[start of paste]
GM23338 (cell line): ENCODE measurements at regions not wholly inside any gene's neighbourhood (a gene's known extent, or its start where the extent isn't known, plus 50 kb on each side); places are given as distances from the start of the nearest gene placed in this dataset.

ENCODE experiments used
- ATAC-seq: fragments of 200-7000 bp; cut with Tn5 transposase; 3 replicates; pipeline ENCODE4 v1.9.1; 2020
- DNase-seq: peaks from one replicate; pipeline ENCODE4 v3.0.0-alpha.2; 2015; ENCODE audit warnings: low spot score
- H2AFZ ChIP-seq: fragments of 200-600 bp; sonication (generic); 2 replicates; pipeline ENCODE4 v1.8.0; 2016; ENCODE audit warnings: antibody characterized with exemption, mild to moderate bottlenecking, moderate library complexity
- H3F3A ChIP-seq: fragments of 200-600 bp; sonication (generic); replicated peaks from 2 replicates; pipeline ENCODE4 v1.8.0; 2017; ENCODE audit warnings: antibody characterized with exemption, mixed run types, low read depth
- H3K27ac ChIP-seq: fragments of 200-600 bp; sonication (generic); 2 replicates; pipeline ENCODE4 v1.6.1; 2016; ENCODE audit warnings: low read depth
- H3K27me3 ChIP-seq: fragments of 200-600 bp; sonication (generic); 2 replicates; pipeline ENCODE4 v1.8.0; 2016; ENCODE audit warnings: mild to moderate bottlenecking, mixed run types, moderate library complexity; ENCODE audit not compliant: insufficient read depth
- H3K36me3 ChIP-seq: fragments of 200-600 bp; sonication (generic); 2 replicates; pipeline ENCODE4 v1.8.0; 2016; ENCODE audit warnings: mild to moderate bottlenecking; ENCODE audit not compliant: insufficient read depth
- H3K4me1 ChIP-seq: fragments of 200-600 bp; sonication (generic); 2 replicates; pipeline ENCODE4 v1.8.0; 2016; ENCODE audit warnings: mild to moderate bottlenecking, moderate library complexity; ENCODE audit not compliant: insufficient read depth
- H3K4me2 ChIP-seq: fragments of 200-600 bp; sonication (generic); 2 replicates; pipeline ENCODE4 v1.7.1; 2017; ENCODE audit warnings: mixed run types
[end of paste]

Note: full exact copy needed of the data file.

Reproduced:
GM23338 (cell line): ENCODE measurements at regions not wholly inside any gene's neighbourhood (a gene's known extent, or its start where the extent isn't known, plus 50 kb on each side); places are given as distances from the start of the nearest gene placed in this dataset.

ENCODE experiments used
- ATAC-seq: fragments of 200-7000 bp; cut with Tn5 transposase; 3 replicates; pipeline ENCODE4 v1.9.1; 2020
- DNase-seq: peaks from one replicate; pipeline ENCODE4 v3.0.0-alpha.2; 2015; ENCODE audit warnings: low spot score
- H2AFZ ChIP-seq: fragments of 200-600 bp; sonication (generic); 2 replicates; pipeline ENCODE4 v1.8.0; 2016; ENCODE audit warnings: antibody characterized with exemption, mild to moderate bottlenecking, moderate library complexity
- H3F3A ChIP-seq: fragments of 200-600 bp; sonication (generic); replicated peaks from 2 replicates; pipeline ENCODE4 v1.8.0; 2017; ENCODE audit warnings: antibody characterized with exemption, mixed run types, low read depth
- H3K27ac ChIP-seq: fragments of 200-600 bp; sonication (generic); 2 replicates; pipeline ENCODE4 v1.6.1; 2016; ENCODE audit warnings: low read depth
- H3K27me3 ChIP-seq: fragments of 200-600 bp; sonication (generic); 2 replicates; pipeline ENCODE4 v1.8.0; 2016; ENCODE audit warnings: mild to moderate bottlenecking, mixed run types, moderate library complexity; ENCODE audit not compliant: insufficient read depth
- H3K36me3 ChIP-seq: fragments of 200-600 bp; sonication (generic); 2 replicates; pipeline ENCODE4 v1.8.0; 2016; ENCODE audit warnings: mild to moderate bottlenecking; ENCODE audit not compliant: insufficient read depth
- H3K4me1 ChIP-seq: fragments of 200-600 bp; sonication (generic); 2 replicates; pipeline ENCODE4 v1.8.0; 2016; ENCODE audit warnings: mild to moderate bottlenecking, moderate library complexity; ENCODE audit not compliant: insufficient read depth
- H3K4me2 ChIP-seq: fragments of 200-600 bp; sonication (generic); 2 replicates; pipeline ENCODE4 v1.7.1; 2017; ENCODE audit warnings: mixed run types